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Install defaults

Download the Latest Release

To use the scripts in an operating system deployment pipeline, download the zip file ( attached to the latest release and import the extracted files into your OS deployment solution (e.g., the Microsoft Deployment Toolkit, Microsoft Intune, Microsoft Configuration Manager, etc.).

Windows Custom Defaults release hosted on GitHub


Installation of the Windows Customised Defaults is handled by Install-Defaults.ps1. When using a deployment tool such as MDT, ConfigMgr or Intune, use the following command for install:

C:\Windows\System32\WindowsPowerShell\v1.0\powershell.exe -ExecutionPolicy RemoteSigned -File .\Install-Defaults.ps1

Localising Windows

Install-Defaults.ps1 can install language packs and configure system-wide language / locale settings on Windows 10 and Windows 11, for example:

.\Install-Defaults.ps1 -Language "en-AU"

Use Install-Defaults.ps1 -Language "<language code>" to install a language pack and set local settings for a specified language. This parameter supports the bcp47 tag of the language to install (e.g., en-AU, en-GB, fr-FR). No locale, regional settings or language packs will be installed unless this parameter is specified.

This uses the Install-Language module to install the appropriate language pack. This module is only available on current version of Windows 10 and Windows 11 - installation of a language pack on Windows Server is not yet supported.


Installation of a language pack on Windows 10 requires a reboot.

Additional locale settings can be configured for any version of Windows 10, Windows 11 and Windows Server 2016+ with the International PowerShell module. Install-Defaults.ps1 will also configure culture, locale, and language settings using the language value specified in -Language.

Below is a summary of the commands used to configure these settings:

[System.Globalization.CultureInfo] $Language = "en-AU"
Import-Module -Name "International"
Set-Culture -CultureInfo $Language
Set-WinSystemLocale -SystemLocale $Language
Set-WinUILanguageOverride -Language $Language
Set-WinUserLanguageList -LanguageList $Language.Name -Force
$RegionInfo = New-Object -TypeName "System.Globalization.RegionInfo" -ArgumentList $Language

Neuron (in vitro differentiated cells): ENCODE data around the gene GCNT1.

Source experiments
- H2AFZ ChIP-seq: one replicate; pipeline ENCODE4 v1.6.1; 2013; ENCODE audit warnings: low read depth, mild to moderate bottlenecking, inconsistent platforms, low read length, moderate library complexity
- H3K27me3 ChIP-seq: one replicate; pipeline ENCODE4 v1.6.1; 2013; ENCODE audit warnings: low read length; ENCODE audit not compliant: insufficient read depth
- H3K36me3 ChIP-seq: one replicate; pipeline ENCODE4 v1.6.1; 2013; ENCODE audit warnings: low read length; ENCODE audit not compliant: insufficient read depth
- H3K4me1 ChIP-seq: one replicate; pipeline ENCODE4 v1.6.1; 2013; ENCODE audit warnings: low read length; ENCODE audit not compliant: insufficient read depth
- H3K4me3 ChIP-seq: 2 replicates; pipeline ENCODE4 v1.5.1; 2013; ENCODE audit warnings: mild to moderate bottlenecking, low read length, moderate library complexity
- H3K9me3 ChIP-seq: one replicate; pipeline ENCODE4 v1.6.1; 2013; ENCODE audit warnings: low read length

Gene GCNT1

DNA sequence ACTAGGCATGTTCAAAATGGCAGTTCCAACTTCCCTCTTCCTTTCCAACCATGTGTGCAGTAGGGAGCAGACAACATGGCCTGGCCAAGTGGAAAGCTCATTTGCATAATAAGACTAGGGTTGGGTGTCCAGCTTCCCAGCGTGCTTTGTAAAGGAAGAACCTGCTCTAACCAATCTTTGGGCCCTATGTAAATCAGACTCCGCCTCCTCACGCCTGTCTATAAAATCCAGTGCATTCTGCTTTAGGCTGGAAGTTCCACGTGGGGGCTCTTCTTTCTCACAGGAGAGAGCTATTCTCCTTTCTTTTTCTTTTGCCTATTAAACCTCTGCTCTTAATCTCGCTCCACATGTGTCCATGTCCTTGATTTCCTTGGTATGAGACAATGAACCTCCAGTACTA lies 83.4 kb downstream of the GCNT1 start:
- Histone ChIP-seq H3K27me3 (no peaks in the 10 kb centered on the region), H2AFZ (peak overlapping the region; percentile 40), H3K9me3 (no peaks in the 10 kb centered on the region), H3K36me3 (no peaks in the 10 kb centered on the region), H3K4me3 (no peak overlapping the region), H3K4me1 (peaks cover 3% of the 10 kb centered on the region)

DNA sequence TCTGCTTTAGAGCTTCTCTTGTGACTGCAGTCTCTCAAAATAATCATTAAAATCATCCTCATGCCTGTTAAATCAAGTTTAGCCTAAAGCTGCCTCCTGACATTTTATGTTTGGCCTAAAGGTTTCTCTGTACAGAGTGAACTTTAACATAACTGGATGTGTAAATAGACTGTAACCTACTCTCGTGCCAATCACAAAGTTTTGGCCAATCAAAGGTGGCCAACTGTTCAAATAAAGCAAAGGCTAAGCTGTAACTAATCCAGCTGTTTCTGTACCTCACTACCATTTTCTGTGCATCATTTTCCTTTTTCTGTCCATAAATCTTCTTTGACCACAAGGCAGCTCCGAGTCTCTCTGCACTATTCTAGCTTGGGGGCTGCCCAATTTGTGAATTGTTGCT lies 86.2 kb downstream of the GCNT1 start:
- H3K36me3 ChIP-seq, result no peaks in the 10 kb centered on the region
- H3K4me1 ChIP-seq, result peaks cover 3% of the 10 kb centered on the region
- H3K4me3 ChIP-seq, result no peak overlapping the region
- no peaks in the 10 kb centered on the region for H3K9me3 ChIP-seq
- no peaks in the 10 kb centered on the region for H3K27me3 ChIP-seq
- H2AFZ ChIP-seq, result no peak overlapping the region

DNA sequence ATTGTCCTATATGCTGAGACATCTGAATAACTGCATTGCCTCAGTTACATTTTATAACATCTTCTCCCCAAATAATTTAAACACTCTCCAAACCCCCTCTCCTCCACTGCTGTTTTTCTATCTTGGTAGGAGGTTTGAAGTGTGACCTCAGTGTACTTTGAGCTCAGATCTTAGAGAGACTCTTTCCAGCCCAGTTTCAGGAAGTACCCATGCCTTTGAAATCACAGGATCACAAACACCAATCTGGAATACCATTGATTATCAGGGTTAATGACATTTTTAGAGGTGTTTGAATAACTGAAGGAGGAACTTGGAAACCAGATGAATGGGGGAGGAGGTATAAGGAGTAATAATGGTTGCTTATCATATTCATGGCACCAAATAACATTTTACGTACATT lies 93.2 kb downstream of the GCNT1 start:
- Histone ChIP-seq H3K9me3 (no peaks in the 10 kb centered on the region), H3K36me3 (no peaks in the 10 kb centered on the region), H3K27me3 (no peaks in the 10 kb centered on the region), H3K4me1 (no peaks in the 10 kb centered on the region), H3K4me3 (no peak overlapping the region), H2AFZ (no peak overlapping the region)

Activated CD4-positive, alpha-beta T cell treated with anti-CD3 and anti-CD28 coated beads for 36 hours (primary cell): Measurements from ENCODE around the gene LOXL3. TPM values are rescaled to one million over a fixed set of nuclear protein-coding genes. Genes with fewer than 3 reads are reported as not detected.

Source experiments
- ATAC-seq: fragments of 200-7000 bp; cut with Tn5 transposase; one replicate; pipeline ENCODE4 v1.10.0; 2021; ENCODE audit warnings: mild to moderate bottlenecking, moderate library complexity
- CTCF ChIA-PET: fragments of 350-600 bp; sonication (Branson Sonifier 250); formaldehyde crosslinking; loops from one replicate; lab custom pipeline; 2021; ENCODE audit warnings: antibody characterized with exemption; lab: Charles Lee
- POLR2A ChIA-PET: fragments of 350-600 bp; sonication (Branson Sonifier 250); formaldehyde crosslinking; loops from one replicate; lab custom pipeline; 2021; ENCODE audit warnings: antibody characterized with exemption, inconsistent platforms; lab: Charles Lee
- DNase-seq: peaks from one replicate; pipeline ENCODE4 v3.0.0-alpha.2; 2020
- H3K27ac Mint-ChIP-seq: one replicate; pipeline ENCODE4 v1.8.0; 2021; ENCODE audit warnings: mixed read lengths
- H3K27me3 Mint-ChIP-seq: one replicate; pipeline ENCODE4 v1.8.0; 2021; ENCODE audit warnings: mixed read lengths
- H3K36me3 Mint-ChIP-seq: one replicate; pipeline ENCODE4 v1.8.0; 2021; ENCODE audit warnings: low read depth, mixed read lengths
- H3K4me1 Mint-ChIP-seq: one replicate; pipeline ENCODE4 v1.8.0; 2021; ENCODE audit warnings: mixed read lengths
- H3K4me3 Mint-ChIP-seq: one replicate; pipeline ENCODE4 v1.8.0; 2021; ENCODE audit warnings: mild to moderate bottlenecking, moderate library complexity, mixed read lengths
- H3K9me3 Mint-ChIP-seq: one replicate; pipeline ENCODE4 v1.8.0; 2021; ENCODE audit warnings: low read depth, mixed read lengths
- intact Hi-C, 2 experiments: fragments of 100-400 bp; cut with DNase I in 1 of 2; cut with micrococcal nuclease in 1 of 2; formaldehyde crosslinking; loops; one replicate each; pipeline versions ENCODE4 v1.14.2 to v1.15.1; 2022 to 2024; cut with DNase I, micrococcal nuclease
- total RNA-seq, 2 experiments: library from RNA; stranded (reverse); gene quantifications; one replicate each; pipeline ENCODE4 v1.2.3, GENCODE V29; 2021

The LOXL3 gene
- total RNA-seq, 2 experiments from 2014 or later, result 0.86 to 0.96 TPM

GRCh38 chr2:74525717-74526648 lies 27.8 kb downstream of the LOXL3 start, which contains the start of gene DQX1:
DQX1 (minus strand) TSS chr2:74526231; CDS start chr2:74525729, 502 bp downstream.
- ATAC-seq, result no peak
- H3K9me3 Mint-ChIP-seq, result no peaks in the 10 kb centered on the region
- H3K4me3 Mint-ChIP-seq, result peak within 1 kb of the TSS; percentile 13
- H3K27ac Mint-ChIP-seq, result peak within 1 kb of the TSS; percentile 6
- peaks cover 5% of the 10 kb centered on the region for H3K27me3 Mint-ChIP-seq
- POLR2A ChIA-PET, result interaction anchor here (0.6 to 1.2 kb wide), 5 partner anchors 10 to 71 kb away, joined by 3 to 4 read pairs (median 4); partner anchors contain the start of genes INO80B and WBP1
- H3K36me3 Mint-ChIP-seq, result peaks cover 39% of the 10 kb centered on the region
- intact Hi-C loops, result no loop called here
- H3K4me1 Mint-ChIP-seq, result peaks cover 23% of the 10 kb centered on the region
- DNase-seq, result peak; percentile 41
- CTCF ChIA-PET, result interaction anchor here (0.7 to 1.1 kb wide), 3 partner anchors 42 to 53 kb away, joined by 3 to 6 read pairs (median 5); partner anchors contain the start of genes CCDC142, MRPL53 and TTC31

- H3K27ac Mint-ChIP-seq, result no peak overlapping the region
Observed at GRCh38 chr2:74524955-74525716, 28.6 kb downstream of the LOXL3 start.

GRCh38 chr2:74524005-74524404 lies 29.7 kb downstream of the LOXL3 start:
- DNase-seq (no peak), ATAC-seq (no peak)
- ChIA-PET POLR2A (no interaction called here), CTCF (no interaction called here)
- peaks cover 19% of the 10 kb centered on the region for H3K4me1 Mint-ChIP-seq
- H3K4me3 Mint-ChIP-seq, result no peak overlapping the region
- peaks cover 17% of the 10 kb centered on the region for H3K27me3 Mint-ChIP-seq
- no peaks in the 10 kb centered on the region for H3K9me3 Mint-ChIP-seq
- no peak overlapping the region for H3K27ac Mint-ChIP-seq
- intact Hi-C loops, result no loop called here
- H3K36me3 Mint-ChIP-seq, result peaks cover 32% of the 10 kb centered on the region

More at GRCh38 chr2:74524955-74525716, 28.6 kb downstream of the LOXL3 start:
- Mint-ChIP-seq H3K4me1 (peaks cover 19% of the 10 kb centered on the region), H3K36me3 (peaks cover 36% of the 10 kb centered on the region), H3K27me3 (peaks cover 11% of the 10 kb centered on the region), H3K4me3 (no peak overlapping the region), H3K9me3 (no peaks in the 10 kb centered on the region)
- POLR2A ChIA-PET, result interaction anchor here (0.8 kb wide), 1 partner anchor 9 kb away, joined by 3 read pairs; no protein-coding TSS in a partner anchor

Set-WinHomeLocation -GeoId $RegionInfo.GeoId
Set-SystemPreferredUILanguage -Language $Language

Set a Time Zone

For Windows 10 and Windows 11, the solution will enable location settings for physical PCs that will automatically se the time zone in most scenarios. However, Install-Defaults.ps1 can directly set a time zone when specified on the -TimeZone parameter. Use Install-Defaults.ps1 -TimeZone "Time zone name" to set the required time zone.

To view the list of valid time zone names to pass to this parameter, use Get-TimeZone -ListAvailable, and use the time zone name on the Id property. Localising Windows and setting the appropriate time zone would look like this:

.\Install-Defaults.ps1 -Language "en-AU" -TimeZone "AUS Eastern Standard Time"


Once installed, the following registry information can be used to detect that the package is installed:

  • Key - HKEY_LOCAL_MACHINE\SOFTWARE\Microsoft\Windows\CurrentVersion\Uninstall\{f38de27b-799e-4c30-8a01-bfdedc622944}
  • Value - DisplayVersion
  • Data - 2211.29.129 (the version number of the current release)

Microsoft Intune

The solution is also provided in .intunewin format to enable direct import into Microsoft Intune without re-packaging.

Settings for importing the Windows Customised Defaults as a Win32 package into Intune are maintained here: App.json. This can be used with the IntuneWin32AppPackager to automate import into Intune.

Windows Custom Defaults as a Win32 application in Microsoft Intune

To enable support for multiple languages, create multiple Win32 applications with different command lines - one for each required language.

Download and Install

To simplify download and install during an automated image build pipeline, or to install manually into an image, a quick install script is provided that can be executed with the following PowerShell:

Set-ExecutionPolicy Bypass -Scope Process -Force;
[System.Net.ServicePointManager]::SecurityProtocol = [System.Net.ServicePointManager]::SecurityProtocol -bor 3072;
Invoke-Expression ((New-Object System.Net.WebClient).DownloadString(""))

This will download the latest release in zip format, extract the archive and execute Install-Defaults.ps1 on the local Windows instance, to install the Windows Customised Defaults.